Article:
When I first read about the Colgate Connect, a $99.95 AI-powered toothbrush available only at the Apple Store, it sounded so unnecessary that it was almost amusing. Who would want to turn their bathroom into a tech hub?

A lot of people, apparently. This year, the Internet of Things is expected to surpass mobile phones as the largest category of connected devices, driven largely by consumers, who account for 63% of the market. The number of connected “things” in use worldwide increased 31% last year and will balloon to 20.4 billion by 2020; they range from Hiku, a chunky fridge magnet that integrates with your grocery shopping lists, to Smalt, a salt shaker you can control with your smartphone. Those interested in improving their personal hygiene can buy devices like Flosstime, the “world’s first automated floss dispenser,” or even set up a whole smart bathroom.

A lot of these connected devices seem useful, such as a lock that eliminates the need to carry around keys or a Bluetooth tag that helps you keep track of your wallet. But others beg the question: Should this thing be smart? In the case of the toothbrush, I wasn’t the first to ask the question. What could a toothbrush do with artificial intelligence? I imagined it yelling at me to put down my bedtime Kit-Kat, or, like too many health and fitness apps, constantly nagging me to share my brushing stats on Facebook.


But Colgate has pared down the connected aspect, testifying to the digital savvy that won the brand a Gifted ranking in L2’s Digital IQ Index: Personal Care. Like a virtual dentist, the toothbrush’s main goal is to analyze your brushing habits and show you where you need improvement. The device doesn’t have any kind of voice function, nor are you ever prompted to share your brushing stats on social media (either because the gadget is targeted at kids, or because its makers realized that no one would ever do that). As a result, the experience feels reassuringly low-tech.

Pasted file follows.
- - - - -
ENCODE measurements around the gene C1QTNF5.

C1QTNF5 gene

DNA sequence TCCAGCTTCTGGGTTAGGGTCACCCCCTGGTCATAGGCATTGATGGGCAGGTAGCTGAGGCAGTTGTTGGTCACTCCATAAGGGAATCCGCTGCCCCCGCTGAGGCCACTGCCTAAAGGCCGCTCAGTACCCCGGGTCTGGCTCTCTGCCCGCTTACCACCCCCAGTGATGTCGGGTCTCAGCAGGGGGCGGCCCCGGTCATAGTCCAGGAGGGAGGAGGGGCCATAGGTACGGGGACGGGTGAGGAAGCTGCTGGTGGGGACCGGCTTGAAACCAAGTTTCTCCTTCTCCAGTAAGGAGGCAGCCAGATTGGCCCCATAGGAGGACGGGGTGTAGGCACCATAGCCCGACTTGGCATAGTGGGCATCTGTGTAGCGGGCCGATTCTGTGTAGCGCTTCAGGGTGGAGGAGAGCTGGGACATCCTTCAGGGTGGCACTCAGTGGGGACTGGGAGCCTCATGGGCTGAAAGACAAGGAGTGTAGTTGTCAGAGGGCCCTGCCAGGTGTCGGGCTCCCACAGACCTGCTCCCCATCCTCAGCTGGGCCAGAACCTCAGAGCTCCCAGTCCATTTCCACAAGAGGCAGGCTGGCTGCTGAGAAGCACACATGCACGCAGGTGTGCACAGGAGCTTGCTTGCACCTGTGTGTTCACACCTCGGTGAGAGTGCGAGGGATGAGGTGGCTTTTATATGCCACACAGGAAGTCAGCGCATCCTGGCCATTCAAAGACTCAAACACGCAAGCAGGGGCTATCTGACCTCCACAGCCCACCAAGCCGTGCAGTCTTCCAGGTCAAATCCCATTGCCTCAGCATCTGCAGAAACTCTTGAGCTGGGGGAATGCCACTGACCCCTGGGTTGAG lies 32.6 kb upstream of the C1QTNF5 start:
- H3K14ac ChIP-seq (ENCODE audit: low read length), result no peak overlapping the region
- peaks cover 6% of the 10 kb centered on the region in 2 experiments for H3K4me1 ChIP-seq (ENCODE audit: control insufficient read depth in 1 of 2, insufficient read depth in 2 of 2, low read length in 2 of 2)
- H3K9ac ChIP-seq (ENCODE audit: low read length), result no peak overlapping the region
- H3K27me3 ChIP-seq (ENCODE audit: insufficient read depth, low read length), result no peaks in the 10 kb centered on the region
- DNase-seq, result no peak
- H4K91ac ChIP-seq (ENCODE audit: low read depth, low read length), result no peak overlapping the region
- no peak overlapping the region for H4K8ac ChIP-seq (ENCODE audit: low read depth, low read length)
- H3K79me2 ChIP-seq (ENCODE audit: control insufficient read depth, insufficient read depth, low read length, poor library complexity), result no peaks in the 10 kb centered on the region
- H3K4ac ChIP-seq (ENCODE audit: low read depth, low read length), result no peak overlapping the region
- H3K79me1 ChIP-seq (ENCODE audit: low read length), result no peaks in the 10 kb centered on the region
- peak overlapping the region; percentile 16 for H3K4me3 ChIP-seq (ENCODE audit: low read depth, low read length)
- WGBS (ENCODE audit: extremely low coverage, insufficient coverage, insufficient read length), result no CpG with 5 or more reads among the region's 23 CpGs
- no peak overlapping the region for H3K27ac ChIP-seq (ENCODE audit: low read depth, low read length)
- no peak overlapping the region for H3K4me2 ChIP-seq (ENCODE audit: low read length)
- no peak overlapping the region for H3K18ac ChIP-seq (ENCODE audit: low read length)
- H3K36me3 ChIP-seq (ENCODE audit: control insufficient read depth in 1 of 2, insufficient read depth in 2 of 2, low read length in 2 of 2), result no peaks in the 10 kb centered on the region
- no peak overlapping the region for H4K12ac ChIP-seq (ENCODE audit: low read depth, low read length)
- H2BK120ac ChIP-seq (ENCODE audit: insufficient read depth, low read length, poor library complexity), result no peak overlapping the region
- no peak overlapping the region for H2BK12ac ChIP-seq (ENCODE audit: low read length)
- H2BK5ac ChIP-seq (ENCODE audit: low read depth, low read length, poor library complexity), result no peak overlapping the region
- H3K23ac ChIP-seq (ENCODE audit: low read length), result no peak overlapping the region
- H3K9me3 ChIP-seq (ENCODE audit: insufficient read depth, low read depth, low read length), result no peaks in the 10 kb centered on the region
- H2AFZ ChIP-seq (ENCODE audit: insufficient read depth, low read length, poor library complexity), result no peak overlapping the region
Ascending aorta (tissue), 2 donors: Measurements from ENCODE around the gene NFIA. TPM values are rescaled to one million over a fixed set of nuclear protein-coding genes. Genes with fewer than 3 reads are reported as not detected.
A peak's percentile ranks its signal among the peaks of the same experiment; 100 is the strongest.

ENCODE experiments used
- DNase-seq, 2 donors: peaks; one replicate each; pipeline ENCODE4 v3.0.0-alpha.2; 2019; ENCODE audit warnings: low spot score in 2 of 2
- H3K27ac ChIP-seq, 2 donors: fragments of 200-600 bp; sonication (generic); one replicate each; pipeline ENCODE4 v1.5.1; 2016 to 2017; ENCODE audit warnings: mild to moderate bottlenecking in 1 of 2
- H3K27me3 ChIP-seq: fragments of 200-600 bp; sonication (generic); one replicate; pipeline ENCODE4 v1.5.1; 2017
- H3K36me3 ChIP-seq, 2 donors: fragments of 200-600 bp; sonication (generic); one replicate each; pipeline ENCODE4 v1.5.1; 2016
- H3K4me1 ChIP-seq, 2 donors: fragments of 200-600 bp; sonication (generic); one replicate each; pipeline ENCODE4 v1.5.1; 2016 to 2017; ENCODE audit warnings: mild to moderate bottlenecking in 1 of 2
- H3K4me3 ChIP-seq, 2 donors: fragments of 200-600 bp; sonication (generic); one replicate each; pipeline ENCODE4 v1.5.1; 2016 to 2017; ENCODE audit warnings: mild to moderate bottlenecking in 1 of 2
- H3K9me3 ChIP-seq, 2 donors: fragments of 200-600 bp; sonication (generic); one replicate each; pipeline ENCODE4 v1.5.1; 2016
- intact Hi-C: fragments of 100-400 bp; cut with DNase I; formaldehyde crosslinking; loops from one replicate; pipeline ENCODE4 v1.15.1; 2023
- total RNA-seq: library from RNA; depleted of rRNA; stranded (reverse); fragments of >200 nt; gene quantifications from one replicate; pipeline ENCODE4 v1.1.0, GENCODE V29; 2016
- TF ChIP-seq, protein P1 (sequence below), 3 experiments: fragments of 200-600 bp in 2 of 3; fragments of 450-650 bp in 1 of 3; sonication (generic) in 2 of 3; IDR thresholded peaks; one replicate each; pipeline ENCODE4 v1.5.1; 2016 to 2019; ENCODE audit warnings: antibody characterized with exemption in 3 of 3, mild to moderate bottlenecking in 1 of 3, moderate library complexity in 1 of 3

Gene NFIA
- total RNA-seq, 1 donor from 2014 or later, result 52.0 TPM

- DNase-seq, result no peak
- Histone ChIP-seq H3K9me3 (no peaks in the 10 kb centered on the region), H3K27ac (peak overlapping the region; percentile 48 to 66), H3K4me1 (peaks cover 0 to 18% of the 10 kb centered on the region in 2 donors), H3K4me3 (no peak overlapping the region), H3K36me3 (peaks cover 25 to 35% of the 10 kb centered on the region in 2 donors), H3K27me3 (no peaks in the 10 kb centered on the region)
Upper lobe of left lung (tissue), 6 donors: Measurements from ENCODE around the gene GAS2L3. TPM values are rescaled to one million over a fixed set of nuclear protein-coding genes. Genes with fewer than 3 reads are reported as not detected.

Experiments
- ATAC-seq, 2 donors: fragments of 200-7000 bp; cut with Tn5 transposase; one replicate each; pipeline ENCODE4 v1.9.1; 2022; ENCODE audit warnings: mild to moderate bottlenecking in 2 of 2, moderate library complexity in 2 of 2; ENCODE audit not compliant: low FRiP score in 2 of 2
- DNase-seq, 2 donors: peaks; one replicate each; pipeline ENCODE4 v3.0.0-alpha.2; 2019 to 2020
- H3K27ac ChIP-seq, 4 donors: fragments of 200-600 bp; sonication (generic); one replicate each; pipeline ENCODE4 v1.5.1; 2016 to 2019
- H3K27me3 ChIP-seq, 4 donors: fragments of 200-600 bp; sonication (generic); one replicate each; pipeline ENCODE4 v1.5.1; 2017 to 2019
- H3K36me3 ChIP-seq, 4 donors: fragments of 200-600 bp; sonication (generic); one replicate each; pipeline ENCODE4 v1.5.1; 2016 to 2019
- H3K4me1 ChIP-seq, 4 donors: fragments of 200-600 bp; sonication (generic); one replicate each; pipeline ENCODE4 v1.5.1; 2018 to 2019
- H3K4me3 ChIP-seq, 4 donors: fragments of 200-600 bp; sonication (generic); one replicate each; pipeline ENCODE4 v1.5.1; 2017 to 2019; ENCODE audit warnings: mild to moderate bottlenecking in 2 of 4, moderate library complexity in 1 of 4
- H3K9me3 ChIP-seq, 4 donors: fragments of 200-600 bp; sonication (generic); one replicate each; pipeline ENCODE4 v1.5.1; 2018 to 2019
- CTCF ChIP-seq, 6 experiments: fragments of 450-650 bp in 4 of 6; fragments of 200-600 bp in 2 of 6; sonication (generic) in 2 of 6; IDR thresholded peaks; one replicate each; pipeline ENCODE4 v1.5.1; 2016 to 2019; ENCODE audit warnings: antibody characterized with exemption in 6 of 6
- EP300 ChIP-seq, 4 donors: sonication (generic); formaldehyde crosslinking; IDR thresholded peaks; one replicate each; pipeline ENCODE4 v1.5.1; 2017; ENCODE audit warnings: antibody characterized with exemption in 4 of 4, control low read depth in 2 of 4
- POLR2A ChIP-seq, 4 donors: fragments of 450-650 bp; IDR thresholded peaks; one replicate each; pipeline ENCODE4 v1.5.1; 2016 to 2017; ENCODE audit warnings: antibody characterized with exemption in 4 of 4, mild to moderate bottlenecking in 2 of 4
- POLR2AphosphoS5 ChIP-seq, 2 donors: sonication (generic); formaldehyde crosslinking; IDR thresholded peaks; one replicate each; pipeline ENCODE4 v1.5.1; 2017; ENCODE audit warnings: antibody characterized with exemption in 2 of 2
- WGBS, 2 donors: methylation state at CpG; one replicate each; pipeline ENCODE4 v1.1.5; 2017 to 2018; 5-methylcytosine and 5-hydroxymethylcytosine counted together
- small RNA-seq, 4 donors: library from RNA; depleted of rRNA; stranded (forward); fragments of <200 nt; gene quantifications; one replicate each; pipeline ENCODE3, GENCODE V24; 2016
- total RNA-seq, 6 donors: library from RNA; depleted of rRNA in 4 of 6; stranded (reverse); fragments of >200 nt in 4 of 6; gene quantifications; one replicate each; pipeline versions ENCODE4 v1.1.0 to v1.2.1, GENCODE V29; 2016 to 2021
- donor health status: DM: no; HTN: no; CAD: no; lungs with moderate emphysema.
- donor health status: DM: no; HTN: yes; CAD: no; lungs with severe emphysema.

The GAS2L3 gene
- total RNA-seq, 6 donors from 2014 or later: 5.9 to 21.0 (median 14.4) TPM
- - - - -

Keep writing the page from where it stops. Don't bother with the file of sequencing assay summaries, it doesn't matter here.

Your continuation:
The toothbrush has various modes of instruction, from a pirate game intended to lure you into brushing for two minutes to a more intensive coaching session based on a 3D map of your mouth. Whatever mode you opt for, the brush’s accelerometer tracks your movements in real time and transmits that data via Bluetooth to the connected app on your phone. I found myself consistently gravitating back to the 3D coaching mode, with its easy-to-read interface and step-by-step instructions. The section you’re supposed to brush appears yellow; as you brush, it fades to white, and a percentage icon specifies exactly how much of that section you have left to brush.


Theoretically, at least. For some reason, the “coach” was often unable to sense when I brushed the two sections at the front of my mouth. But I found something unexpectedly reassuring about having a coach by my side, quantifying my progress. Maybe this is why smart devices have become so popular with consumers. We’re not paying for artificial intelligence as a gimmicky concept; we’re paying for the certainty that it provides.

This certainty could also make IoT devices the future of health care. One estimate suggests that by 2020, 80% of doctor visits and other “consumer service interactions” in the health care industry will use IoT and other analytics services. In ten years, will visiting the dentist be replaced by pressing the button on a toothbrush?

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